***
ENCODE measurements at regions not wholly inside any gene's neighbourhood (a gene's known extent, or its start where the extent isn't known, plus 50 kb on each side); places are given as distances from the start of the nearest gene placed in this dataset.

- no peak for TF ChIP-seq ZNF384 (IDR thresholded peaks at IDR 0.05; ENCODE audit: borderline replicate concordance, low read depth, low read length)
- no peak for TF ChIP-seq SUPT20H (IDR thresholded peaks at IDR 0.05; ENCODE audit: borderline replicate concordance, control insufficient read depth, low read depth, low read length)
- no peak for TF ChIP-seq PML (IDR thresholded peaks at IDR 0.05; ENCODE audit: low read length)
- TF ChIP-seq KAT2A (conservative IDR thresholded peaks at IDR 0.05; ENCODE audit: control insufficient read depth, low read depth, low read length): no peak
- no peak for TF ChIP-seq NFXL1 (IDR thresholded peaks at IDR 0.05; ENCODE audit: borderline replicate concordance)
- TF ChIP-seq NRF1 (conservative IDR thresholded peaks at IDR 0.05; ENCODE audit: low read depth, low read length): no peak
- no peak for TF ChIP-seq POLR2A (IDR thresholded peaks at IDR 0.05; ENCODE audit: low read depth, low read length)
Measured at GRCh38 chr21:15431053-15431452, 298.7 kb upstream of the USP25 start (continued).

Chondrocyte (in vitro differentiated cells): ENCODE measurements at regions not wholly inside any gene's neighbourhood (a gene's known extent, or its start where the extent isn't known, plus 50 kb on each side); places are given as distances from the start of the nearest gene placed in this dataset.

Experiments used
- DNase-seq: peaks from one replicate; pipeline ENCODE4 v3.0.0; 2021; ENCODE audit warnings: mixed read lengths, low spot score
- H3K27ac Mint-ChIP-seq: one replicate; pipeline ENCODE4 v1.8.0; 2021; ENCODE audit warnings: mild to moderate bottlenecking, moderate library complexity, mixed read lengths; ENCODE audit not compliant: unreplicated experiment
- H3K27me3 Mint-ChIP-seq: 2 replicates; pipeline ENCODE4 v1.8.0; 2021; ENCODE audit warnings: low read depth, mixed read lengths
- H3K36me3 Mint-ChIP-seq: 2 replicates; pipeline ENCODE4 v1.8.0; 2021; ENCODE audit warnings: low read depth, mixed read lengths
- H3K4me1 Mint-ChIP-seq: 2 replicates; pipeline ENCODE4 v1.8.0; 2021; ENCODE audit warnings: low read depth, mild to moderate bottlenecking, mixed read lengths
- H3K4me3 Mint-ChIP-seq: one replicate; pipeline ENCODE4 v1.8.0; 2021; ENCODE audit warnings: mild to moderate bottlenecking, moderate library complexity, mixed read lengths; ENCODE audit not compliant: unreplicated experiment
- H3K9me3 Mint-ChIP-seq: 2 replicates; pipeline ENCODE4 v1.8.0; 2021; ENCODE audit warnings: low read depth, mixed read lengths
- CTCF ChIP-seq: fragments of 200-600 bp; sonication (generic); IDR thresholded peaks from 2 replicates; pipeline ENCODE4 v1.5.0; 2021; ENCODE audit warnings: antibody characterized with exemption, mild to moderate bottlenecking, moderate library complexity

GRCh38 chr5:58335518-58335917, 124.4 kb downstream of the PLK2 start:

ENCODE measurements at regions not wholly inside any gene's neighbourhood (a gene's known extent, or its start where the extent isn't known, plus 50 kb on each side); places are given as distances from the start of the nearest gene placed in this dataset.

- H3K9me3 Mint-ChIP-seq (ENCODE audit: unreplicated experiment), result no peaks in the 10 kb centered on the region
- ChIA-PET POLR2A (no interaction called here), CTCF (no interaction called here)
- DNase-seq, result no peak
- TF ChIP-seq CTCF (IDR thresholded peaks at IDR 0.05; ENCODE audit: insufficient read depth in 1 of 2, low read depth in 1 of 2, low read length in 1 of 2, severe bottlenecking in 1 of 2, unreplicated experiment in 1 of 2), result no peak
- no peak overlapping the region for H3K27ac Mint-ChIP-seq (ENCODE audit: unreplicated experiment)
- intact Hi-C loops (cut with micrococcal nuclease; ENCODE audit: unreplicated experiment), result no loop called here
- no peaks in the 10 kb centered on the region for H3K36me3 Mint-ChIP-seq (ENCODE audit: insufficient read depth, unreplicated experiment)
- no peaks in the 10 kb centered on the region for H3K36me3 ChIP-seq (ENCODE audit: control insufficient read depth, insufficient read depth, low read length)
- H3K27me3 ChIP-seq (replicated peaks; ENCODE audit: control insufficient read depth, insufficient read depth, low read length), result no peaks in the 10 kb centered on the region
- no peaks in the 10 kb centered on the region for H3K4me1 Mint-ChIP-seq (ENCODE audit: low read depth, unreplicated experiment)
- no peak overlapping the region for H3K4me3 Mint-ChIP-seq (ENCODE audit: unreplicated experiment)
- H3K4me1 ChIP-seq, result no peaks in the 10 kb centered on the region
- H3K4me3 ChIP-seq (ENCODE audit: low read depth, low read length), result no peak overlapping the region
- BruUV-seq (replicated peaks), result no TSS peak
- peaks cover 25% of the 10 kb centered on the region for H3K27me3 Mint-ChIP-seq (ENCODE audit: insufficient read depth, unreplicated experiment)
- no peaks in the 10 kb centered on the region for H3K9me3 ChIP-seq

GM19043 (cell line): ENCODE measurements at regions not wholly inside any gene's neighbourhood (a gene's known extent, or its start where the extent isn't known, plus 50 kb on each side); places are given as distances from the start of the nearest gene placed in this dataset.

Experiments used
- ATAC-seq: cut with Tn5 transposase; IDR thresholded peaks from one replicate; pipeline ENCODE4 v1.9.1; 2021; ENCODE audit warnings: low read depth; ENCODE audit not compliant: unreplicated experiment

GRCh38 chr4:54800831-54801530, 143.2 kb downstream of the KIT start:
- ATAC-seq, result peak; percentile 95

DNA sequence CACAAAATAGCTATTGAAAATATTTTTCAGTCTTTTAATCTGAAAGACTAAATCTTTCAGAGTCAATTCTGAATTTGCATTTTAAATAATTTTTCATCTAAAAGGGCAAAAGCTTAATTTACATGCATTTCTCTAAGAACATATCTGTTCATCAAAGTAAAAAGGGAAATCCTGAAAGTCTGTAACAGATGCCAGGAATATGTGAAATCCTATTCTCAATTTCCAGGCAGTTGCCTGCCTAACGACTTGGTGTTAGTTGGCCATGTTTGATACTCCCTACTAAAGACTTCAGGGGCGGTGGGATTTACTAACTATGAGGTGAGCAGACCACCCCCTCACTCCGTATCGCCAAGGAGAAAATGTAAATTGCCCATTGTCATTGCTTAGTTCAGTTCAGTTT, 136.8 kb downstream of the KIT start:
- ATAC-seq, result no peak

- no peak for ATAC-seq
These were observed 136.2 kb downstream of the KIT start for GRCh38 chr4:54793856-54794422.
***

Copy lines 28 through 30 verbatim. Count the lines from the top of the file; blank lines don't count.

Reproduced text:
- no peaks in the 10 kb centered on the region for H3K36me3 Mint-ChIP-seq (ENCODE audit: insufficient read depth, unreplicated experiment)
- no peaks in the 10 kb centered on the region for H3K36me3 ChIP-seq (ENCODE audit: control insufficient read depth, insufficient read depth, low read length)
- H3K27me3 ChIP-seq (replicated peaks; ENCODE audit: control insufficient read depth, insufficient read depth, low read length), result no peaks in the 10 kb centered on the region